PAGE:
As for your second question, I’ve attended a number of other churches, especially when I have the chance to go with someone to something a little bit exotic. But I’m afraid it has always been out of curiosity, more voyeuristic than intentionally to worship with others.

    Comment by Ardis E. Parshall — August 29, 2010 @ 7:59 pm

  2. My companions and I used to attend mass often on Saturday nights when I was a missionary, because no one wanted to meet with us then and we had nothing to do. We enjoyed the choir and the homily.

    Comment by E — August 29, 2010 @ 8:30 pm

  3. My wife and I have attended Midnight Mass, and other denominations’ Christmas Eve observances. In that same vein, we have frequently taken advantage of the local services some churchs offer that the LDS Church does not – after school care, bible camp, even enrichment classes, and concerts – though I don’t think of these as a replacement of my LDS worship, but in addition to.

    Plus I did the voyeuristic thing for several churchs, even Sikhs and Bhudists, as well as the Lutherans and Methodists.

    One aspect you might not have thought would be included is the non denominational services at a place like a Boy Scout Camp or in the military. They certainly replaced my normal LDS worship sometimes for months at a time.

    Comment by Bruce Crow — August 29, 2010 @ 9:07 pm

  4. I used to frequently take time during graduate school to spend time in Beck Chapel on the IU campus. It was a nice place to get in tune, although I never attended services there. I remember very vividly finding peace there on September 11, 2001.

    Comment by SC Taysom — August 29, 2010 @ 10:14 pm

  5. I often have trouble feeling truly worshipful during sacrament meeting, although there are rare moments. I occasionally attend compline at an Anglo-Catholic church and find the experience to be sublime. Incense cloud, candle-lit darkness, and sung prayers create a state of meditativeness and a feeling of holiness that I feel is akin to being in the temple. Even though the atmosphere is different from the temple, compline cocoons me within sacred space.

    Comment by Elizabeth — August 30, 2010 @ 12:00 am

  6. Oh, and I really like your post, Chris, and your story, Ardis.

    Comment by Elizabeth — August 30, 2010 @ 12:10 am

  7. While in Edinburgh, I would often attend the weekly worship service for the Divinity School on thursdays. It was great because a faculty member was usually the one officiating, and it was always full of students. It was a great bonding experience. However, while I took part in the singing and recitations, I never took part in the Lord’s Supper, and I could never really figure out why.

    Thanks for the post.

    Comment by Ben — August 30, 2010 @ 8:38 am

  8. Thanks, everyone.

    Ardis, I think you’ve told me that story before, and I remember liking it then almost as much as I like it now.

    E, now that you mention it my father did the same thing for the same reasons during his time as a missionary in Ireland. Interesting.

    Thanks, Bruce. The voyeuristic aspect you and Ardis mention is especially intriguing to me. And I hadn’t even considered the non-denominational services you mention–thanks for bringing that up. To what extent did you participate, if you don’t mind sharing?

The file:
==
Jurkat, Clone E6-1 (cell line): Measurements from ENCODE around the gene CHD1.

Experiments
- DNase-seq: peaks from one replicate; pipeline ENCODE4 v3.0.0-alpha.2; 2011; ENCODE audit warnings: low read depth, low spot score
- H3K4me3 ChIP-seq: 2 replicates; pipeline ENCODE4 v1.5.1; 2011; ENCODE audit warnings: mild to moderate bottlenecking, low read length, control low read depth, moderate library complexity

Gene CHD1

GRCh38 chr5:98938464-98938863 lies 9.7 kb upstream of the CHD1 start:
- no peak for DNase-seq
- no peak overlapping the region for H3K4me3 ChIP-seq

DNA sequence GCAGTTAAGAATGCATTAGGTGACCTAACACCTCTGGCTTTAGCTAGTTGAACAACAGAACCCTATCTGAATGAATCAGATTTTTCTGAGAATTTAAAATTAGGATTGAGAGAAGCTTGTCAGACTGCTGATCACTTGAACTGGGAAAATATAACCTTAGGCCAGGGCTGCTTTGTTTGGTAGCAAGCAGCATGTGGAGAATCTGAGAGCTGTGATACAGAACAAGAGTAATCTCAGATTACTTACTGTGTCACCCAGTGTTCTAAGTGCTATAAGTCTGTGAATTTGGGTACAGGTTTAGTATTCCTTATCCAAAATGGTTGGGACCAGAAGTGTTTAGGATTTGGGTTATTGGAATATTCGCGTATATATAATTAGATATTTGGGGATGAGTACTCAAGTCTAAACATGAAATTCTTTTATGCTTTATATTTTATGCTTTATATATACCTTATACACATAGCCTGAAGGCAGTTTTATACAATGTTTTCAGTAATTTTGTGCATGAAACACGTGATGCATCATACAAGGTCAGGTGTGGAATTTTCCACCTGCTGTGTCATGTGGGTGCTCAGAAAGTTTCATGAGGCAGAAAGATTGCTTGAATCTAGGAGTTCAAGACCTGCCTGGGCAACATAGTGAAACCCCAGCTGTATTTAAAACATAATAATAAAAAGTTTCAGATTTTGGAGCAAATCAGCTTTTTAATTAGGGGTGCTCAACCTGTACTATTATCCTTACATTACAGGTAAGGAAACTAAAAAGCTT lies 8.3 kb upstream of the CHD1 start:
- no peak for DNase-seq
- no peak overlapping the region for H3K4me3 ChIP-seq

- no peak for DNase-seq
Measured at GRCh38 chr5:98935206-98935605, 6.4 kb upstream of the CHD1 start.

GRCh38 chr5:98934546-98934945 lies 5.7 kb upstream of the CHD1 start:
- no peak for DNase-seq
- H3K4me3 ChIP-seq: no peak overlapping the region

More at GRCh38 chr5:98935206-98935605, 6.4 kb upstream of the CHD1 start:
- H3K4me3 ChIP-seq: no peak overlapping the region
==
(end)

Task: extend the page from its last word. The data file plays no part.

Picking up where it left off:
I imagine several LDS grad students studying religion in some aspect have taken advantage of on-campus chapels and services like Taysom, Elizabeth, and Ben all mention. That might be an interesting point to explore further, though.

    Liz, what do you mean by “worshipful”?

    Comment by Christopher — August 30, 2010 @ 9:20 am

  9. I started singing in other churches’ choirs in college (mostly for mercenary reasons :)) and always loved it. I also sang in the choir for the morning prayer service every day in college and I found those services among the most spiritually nourishing experiences of my life–I still long to begin my days with responsive reading of the psalms and hymn-singing and a snatch of ancient polyphony.

    Now I sing for an Evensong service at an Episcopal church once a month and occasionally for Sunday services during Advent or Holy Week. I say the prayers and (obviously) sing, but I never take communion, although I frequently want to.

    Comment by Kristine — August 30, 2010 @ 9:33 am

  10. My wife and I visit other churches on stake conference Sundays. We love visiting the other churches and simultaneously maintain our unflagging commitment to the LDS Church.

    Comment by anon — August 30, 2010 @ 11:27 am

  11. When I served in Italy we opened a city with no members. With only two of us, Sundays meant the daily scripture study, followed by us giving ourselves the Sacrament. Eventually, I suggested we attend a local Baptist church (it was a very small church in very Catholic Italy). At first the pastor was reluctant to accept us, but after a couple of weeks, he recognized, as well as a few other members, that we just wanted to worship in a community. We would attend their services, then go home and prepare the Sacrament for ourselves. This lasted a couple of months until a member moved into the area (1 hour away) and we started to go to her house for services.

    All in all it was a positive experience and it made a difference to have a community to sing and praise God with.

    Comment by Gilgamesh — August 30, 2010 @ 1:48 pm